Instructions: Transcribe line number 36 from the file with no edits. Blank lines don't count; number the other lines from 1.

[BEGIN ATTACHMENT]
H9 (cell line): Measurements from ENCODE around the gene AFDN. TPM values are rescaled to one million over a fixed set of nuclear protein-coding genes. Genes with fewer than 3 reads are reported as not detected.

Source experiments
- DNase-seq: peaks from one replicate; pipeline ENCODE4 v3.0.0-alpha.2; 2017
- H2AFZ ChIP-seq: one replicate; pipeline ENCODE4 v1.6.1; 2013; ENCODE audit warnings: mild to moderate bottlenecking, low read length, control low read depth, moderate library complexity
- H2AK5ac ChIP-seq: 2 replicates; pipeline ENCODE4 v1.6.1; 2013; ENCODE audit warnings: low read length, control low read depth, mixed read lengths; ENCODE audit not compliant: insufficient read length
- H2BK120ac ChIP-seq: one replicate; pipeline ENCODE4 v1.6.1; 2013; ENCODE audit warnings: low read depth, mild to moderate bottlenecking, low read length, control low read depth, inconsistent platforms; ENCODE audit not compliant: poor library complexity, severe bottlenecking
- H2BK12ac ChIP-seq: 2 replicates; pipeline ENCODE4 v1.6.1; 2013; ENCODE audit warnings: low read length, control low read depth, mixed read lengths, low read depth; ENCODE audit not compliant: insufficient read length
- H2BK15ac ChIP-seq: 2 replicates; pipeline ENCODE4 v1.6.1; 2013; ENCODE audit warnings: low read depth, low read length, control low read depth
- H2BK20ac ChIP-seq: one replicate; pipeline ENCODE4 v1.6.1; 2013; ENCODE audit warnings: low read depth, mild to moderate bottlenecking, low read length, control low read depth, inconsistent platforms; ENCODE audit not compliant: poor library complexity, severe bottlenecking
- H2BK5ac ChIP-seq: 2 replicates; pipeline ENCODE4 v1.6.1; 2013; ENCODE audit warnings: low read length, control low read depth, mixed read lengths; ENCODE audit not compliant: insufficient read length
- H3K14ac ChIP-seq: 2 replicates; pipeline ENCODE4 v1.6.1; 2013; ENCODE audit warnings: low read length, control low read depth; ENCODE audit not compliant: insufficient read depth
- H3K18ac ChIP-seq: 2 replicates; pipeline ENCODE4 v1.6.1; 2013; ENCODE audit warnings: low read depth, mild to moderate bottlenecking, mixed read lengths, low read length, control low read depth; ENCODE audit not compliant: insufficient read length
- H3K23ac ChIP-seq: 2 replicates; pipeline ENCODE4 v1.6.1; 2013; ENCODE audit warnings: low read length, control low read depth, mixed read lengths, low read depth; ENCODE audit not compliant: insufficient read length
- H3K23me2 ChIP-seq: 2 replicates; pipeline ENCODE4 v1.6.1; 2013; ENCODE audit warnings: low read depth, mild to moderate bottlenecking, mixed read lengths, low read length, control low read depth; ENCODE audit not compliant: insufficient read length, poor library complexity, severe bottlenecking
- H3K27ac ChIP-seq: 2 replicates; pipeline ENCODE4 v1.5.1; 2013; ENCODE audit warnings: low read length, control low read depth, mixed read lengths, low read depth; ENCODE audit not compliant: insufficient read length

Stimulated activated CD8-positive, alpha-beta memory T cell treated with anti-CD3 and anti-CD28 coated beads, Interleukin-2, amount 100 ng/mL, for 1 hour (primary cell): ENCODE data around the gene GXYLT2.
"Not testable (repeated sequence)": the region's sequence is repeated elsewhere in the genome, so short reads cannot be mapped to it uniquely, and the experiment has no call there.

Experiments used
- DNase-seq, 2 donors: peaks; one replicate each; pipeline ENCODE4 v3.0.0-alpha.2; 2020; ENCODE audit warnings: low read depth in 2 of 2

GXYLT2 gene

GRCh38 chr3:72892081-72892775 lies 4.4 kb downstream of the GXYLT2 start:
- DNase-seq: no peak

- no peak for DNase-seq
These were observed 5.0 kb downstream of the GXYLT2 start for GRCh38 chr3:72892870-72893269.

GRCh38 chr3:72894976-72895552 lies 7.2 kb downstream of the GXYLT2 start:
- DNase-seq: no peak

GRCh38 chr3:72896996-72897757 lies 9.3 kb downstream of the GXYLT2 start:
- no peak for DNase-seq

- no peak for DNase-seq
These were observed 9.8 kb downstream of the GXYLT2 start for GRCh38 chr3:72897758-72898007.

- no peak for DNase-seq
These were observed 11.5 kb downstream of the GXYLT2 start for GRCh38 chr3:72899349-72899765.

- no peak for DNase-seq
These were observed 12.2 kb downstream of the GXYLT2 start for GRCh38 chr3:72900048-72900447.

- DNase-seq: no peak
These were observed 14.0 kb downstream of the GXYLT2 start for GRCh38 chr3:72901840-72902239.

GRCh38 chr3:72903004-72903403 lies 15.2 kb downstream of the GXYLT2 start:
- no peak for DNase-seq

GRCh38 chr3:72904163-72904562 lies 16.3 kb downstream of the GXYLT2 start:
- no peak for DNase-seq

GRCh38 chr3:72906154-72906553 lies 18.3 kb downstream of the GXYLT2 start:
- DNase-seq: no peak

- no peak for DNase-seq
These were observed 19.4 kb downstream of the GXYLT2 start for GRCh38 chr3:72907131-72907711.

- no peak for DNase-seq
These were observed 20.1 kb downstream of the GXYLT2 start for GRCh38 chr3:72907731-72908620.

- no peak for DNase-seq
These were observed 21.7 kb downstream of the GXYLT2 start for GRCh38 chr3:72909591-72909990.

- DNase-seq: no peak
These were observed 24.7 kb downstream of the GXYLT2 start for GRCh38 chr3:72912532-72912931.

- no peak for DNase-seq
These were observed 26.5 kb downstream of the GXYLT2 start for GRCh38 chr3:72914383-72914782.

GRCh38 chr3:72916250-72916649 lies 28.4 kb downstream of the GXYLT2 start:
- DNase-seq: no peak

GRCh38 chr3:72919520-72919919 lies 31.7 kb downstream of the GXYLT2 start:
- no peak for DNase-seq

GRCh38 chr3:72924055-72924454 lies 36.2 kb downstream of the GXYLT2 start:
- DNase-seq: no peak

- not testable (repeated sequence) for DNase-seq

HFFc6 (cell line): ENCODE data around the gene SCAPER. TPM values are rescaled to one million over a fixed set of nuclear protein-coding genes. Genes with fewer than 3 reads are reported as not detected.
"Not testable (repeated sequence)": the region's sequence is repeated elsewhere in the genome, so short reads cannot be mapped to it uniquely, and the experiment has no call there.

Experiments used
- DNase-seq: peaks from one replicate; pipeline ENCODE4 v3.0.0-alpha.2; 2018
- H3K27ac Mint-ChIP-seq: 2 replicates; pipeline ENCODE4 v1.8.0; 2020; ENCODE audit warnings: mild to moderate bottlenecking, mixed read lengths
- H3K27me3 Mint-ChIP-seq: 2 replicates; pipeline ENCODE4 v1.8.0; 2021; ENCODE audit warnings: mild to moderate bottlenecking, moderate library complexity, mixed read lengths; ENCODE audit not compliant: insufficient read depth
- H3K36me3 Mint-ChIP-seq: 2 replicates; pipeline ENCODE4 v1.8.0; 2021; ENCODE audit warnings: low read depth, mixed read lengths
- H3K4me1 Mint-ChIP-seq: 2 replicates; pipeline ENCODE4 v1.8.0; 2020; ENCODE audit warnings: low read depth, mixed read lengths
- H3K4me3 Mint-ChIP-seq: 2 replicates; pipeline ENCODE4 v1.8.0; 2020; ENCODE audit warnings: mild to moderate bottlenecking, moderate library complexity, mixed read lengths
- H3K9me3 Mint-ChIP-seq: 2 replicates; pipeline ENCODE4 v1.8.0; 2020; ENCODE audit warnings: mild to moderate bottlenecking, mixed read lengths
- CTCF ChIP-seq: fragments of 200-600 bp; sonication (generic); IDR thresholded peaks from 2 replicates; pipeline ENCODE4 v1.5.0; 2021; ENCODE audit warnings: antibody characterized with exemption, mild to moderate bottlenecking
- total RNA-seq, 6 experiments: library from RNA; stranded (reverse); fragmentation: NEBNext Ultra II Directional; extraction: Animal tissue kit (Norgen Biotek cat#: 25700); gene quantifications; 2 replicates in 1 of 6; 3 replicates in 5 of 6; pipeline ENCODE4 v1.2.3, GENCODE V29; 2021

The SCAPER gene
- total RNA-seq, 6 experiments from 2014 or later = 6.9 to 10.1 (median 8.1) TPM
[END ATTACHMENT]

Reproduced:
These were observed 14.0 kb downstream of the GXYLT2 start for GRCh38 chr3:72901840-72902239.